It’s been over one hundred years since my paternal grandmother’s brother, Tom, died on the World War One battlefields of France, roughly five weeks before the final assault on Vimy. It seemed to me that Grandma bore his death with pain right up until her own death in 1991. She was already acting as home-maker to her widowed father and perhaps she thought he should have been staying home on the farm.
Perth newspaper accounts were quite limited, but brought the war home.
My father, who died in 2002, was given the first name of his late uncle (Thomas).
Any memories of Grandma talking about him are filtered through the eyes of the child that I was when these stories were told – less interested than I am nowadays. How I would love to hear them again. I can only imagine he went off to war because. at the very least, it was the thing to do at the time.
Though I’m sure there was at least an official telegram this is how Tom’s death was reported in the Perth Courier:
My sister has a formal portrait of Uncle Tom, in his handsome uniform (different from the one in the press clipping), taken in Perth before his deployment, as well as a cloth belt which was sent home completely covered with various regimental pins from across Canada.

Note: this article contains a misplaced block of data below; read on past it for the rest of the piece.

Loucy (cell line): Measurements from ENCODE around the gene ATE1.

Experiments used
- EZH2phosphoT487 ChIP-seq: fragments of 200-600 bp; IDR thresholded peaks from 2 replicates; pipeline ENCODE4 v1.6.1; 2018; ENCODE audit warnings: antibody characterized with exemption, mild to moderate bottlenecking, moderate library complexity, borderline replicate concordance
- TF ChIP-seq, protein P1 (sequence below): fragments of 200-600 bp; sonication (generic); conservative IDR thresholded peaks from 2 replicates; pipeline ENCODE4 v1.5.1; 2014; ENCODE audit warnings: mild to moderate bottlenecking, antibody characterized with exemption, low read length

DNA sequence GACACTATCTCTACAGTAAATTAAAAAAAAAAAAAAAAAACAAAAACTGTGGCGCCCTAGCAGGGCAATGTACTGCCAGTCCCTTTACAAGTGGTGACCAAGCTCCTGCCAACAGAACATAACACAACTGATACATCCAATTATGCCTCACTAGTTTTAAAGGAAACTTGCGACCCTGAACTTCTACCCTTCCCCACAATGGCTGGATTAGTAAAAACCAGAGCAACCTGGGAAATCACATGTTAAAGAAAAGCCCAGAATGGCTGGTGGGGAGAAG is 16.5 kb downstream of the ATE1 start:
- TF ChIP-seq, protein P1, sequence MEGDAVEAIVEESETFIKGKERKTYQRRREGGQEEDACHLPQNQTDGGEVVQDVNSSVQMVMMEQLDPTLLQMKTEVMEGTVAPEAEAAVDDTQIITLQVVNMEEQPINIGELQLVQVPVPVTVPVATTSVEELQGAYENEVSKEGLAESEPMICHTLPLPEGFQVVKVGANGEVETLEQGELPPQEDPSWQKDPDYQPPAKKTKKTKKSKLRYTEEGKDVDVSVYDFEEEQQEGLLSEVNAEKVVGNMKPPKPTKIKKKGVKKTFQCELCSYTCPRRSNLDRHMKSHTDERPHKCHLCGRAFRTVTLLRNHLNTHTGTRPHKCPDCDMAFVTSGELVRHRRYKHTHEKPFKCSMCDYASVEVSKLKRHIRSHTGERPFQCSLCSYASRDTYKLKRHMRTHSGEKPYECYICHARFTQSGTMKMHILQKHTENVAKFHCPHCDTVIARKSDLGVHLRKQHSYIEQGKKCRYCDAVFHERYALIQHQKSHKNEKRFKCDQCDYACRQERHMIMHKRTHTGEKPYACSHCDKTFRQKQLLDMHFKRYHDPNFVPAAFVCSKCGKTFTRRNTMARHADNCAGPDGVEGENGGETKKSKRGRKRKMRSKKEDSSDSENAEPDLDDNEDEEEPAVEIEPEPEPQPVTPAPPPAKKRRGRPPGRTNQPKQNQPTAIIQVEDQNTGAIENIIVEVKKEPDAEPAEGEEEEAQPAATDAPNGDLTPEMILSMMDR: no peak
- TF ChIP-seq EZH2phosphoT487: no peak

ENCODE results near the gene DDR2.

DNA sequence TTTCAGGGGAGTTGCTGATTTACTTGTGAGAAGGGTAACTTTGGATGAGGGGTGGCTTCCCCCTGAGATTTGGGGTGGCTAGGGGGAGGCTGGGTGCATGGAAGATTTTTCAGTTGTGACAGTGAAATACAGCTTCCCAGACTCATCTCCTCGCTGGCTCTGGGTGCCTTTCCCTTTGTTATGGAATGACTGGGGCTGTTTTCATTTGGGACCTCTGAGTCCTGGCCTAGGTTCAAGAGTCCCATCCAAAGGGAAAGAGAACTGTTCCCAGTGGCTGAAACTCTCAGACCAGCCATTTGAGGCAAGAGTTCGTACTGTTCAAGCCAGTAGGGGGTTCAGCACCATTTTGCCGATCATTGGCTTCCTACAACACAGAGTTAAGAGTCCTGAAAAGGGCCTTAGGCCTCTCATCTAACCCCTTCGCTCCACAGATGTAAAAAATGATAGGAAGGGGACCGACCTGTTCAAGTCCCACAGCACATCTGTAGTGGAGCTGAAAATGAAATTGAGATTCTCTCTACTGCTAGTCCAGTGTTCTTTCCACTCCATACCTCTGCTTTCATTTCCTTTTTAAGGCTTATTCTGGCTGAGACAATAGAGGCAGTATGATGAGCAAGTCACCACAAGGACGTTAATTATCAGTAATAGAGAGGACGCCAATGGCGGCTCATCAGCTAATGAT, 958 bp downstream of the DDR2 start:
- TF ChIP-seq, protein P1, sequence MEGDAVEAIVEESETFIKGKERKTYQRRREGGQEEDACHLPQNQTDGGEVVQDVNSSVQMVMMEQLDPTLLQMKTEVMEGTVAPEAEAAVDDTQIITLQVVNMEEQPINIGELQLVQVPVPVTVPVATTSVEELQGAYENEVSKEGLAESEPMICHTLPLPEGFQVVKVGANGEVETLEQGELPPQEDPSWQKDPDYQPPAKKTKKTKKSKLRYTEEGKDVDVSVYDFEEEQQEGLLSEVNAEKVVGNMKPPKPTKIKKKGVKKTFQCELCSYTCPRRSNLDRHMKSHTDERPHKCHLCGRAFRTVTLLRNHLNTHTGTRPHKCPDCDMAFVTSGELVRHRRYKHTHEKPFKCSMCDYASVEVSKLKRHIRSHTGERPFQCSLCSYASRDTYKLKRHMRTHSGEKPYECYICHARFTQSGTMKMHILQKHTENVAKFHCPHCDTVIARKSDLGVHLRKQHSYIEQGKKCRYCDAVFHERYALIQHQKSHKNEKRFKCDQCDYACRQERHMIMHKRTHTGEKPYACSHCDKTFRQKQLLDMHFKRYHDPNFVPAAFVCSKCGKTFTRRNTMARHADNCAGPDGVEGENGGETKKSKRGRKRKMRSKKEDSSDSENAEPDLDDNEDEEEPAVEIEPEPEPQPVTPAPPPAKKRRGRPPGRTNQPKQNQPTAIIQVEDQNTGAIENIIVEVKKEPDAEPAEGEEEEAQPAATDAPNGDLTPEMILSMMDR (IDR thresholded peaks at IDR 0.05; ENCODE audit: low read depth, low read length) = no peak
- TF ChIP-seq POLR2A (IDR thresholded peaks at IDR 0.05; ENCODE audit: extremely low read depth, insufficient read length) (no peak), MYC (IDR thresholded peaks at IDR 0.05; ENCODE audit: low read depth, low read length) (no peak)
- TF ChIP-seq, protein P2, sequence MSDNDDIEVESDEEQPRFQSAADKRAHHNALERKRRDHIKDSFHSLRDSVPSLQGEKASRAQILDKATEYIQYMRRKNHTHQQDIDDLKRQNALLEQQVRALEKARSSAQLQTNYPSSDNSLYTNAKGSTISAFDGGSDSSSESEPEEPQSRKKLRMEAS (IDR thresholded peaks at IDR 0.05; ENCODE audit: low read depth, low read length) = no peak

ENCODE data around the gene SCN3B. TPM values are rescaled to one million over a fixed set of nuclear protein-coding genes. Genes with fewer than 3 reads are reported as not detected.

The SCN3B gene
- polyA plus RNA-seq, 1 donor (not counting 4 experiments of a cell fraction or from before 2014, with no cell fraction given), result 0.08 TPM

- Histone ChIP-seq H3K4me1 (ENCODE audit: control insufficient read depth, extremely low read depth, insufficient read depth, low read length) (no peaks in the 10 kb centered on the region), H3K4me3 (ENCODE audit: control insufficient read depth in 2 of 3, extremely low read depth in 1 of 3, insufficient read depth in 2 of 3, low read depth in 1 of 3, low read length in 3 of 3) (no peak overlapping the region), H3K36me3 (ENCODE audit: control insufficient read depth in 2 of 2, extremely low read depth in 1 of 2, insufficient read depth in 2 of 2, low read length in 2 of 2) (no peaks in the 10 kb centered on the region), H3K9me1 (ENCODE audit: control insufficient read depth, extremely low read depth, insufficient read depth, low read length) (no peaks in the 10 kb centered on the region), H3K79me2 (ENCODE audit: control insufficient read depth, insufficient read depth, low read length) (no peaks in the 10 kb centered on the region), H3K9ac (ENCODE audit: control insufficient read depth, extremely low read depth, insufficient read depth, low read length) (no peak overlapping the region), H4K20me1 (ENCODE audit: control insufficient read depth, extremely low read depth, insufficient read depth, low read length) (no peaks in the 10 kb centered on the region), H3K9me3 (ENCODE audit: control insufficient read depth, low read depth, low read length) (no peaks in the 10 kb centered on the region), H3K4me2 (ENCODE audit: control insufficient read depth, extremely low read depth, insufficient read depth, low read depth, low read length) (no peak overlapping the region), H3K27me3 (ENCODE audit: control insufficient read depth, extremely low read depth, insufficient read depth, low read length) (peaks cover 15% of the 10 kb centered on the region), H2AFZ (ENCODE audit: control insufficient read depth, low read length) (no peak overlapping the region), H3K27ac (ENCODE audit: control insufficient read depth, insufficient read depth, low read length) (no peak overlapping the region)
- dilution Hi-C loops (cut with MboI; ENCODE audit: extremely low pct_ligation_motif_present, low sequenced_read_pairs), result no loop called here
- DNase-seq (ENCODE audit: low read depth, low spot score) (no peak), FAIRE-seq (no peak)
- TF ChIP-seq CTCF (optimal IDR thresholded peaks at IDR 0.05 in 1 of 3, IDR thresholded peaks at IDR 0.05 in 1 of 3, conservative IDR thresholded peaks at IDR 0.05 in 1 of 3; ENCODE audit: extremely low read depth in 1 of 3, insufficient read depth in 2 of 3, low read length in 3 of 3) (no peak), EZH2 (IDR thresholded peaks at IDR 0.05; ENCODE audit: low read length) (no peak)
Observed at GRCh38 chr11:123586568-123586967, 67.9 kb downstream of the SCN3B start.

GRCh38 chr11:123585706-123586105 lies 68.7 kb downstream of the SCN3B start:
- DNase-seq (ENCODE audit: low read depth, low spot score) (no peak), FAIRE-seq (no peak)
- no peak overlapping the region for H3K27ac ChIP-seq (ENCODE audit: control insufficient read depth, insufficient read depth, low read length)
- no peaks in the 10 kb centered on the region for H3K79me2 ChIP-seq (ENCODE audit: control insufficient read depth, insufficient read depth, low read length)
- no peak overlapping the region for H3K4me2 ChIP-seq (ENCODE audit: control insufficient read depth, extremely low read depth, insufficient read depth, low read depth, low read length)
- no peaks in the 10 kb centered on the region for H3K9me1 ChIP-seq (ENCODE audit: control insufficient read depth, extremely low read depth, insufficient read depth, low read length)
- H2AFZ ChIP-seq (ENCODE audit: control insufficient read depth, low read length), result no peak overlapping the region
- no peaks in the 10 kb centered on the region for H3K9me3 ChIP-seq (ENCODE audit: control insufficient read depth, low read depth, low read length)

The newspaper clippings come from Veterans Affairs Canada, as do these copies of Uncle Tom’s ‘attestation papers’. (Looking at his signature, I can see an amazing resemblance to my grandmother’s penmanship, as well as my Dad’s!)
Only tonight, watching the first part of “The Great War”, a film on CBC-TV by Brian McKenna, did I learn that “Complexion: Fresh” was racist code used to distinguish non-white soldiers, gladly accepted when county-by-county quotas were low, from their ‘fresh-faced’ comrades.
The Commonwealth War Graves Commission (CWGC) web site provides these stark ‘Casualty Details’ (I have added links):
Regiment/Service: Canadian Infantry (Central Ontario Regiment)
Unit Text: 75th Bn.
Date of Death: 01/03/1917
Service No: 787151
Casualty Type: Commonwealth War Dead
Grave/Memorial Reference: VII. D. 17.
Cemetery: VILLERS STATION CEMETERY, VILLERS-AU-BOIS
There’s a bit more of an online tribute, however generic, here.